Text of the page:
“We started shaky enough (with Sarah Healy having to make a great save) but the last 20 minutes we pushed on. Antrim are a very good team, they’ve very good forwards, they’re very fast. We knew we couldn’t take the foot off the pedal at any stage so when we came out in the second half, there was no excuses about the wind or nothing like that. We wanted to shove on and we did that.
“We’ve been taking every game as it comes and we haven’t looked past any team so our focus now goes to Kilkenny next weekend.”
Murray conceded that he did start to think of Kilkenny as he made his final-quarter substitutions, including replacing Sarah Dervan and Emma Helebert, the latter having rolled her ankle after coming on.
There was nothing precautionary about the substitution of Rebecca Hennelly just before half-time, however and Murray’s concern for her welfare was very evident. This wasn’t just because she has been in outstanding form for Galway this year, either. The sideline-scoring specialist with a penchant for long-distance points, was in obvious distress as she departed with a knee injury and having already battled back from two cruciate tears in the past, everyone was keeping their fingers crossed for the Ardrahan star.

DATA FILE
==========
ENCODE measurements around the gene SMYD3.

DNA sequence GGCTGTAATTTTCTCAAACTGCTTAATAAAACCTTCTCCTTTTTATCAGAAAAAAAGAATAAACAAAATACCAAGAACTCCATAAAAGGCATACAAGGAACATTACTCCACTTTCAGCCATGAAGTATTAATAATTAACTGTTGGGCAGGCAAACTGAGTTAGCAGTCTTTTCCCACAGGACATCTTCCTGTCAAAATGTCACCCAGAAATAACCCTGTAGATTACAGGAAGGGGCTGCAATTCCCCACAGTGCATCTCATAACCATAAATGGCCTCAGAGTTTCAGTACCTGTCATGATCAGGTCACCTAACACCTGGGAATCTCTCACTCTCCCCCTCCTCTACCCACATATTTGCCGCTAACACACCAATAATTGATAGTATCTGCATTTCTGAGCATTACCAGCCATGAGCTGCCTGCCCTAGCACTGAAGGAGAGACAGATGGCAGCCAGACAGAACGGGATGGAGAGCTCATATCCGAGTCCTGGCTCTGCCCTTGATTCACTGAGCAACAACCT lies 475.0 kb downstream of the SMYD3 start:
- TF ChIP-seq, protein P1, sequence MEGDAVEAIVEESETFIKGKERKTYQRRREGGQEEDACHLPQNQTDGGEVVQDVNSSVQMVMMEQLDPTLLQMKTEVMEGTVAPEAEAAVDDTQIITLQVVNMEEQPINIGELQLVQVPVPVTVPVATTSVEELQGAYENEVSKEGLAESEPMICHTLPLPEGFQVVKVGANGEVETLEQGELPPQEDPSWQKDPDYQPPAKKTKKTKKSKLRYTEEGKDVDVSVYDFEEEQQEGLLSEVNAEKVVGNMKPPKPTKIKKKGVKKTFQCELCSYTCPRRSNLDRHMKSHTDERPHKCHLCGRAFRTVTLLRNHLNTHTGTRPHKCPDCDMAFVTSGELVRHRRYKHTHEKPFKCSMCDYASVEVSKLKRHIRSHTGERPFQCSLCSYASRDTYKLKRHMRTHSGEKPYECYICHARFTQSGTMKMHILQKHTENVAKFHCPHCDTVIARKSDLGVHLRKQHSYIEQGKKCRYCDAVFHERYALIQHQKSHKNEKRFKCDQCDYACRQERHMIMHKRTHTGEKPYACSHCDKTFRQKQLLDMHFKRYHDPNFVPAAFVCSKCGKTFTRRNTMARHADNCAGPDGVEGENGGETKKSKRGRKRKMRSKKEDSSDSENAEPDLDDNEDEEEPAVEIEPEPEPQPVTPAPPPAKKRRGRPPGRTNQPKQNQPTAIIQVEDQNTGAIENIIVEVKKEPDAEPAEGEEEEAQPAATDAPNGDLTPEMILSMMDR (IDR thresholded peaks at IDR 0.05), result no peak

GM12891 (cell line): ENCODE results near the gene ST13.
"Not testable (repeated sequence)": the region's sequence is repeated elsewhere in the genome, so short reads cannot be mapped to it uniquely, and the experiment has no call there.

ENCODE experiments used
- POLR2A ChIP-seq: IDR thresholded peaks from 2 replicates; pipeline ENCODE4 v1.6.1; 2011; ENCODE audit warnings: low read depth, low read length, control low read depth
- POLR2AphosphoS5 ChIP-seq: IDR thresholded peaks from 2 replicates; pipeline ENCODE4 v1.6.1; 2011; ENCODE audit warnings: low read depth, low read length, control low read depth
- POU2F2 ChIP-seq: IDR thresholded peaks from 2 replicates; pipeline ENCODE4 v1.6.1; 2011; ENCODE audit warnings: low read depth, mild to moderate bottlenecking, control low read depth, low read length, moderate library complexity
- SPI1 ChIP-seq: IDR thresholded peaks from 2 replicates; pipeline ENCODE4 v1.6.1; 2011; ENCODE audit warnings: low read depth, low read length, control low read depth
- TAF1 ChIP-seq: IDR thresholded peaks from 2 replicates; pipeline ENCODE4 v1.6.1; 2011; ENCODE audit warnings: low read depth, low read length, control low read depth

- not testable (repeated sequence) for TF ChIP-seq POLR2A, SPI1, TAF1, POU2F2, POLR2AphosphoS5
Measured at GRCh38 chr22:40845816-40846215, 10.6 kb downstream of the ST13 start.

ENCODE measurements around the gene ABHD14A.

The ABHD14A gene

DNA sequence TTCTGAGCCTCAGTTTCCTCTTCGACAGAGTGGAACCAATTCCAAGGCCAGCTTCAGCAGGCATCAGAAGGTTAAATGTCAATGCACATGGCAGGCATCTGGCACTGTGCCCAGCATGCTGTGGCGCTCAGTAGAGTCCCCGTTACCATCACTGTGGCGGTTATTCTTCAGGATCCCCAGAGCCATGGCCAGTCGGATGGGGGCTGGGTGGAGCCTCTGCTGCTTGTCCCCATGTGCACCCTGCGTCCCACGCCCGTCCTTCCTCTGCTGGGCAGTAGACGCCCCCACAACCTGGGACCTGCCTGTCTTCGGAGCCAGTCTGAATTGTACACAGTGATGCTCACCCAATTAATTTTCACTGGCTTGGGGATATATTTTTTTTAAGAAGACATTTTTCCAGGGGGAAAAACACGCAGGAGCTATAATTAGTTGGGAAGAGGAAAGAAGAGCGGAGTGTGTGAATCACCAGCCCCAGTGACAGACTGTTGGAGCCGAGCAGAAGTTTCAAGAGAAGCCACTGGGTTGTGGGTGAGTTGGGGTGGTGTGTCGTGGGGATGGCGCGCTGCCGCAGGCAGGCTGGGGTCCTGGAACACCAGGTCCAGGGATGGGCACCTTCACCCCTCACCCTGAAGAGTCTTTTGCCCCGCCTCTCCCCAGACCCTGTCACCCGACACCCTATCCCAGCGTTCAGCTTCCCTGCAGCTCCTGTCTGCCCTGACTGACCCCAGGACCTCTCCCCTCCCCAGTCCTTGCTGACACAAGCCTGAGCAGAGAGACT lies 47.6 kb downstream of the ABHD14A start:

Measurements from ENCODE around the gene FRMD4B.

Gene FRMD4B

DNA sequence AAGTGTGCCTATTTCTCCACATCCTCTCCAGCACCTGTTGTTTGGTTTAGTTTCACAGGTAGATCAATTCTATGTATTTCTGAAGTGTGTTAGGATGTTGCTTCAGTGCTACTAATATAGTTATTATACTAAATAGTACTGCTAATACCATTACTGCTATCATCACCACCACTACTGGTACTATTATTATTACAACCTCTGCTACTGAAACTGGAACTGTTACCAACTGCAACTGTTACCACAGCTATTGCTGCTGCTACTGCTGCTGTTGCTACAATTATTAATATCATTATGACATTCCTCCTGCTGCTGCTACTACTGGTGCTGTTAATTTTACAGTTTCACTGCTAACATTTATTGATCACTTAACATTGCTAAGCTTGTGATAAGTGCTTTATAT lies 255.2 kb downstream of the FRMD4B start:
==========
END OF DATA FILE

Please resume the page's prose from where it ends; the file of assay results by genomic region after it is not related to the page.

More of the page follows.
“It’s definitely a knee injury,” confirmed Murray. “We don’t know how serious it is. We’re just going to have to get her scanned during the week. Hopefully she’ll be all right. I don’t know to be honest.
“We’ve a few more niggly injuries as well but that’s par for the course to be honest with you the way the matches are coming thick and fast. Becky’s been having a super year so far for us and I just hope she’s okay, to be honest with you.”
Two goals from Katie Nolan, another from Julieann Malone and the trademark accuracy of Denise Gaule were among the features as Kilkenny accounted for Offaly by 3-18 to 2-7 at UPMC Nowlan Park.
Mairéad Teehan and Sarah Harding were Offaly’s principal scoring contributors but the Cats had threats all over the field. Miriam Walsh continued her stellar form this summer and with the likes of Aoife Prendergast and Michaela Kennelly also contributing to the final tally, Brian Dowling’s outfit were never under threat.
Meanwhile, Caoimhe Costelloe shot all bar one point of Limerick’s tally as John Lillis’s team came from nine points down to prevail by five, 2-11 to 0-12 at Cappamore GAA. Costelloe’s first goal just before the interval was vital, particularly as it came within seconds of a brilliant save by Claire Keating at the other end, with Niamh Mallon having helped establish a firm Down advantage.
The homesters kicked for home after the restart with the wind at their backs, as Costelloe grabbed a fortuitous second goal from a long-distance free but also arced over a hat of points from various distances and angles. Paula O’Hagan attempted to stall the momentum with two pressure frees but there was no holding back the green tide.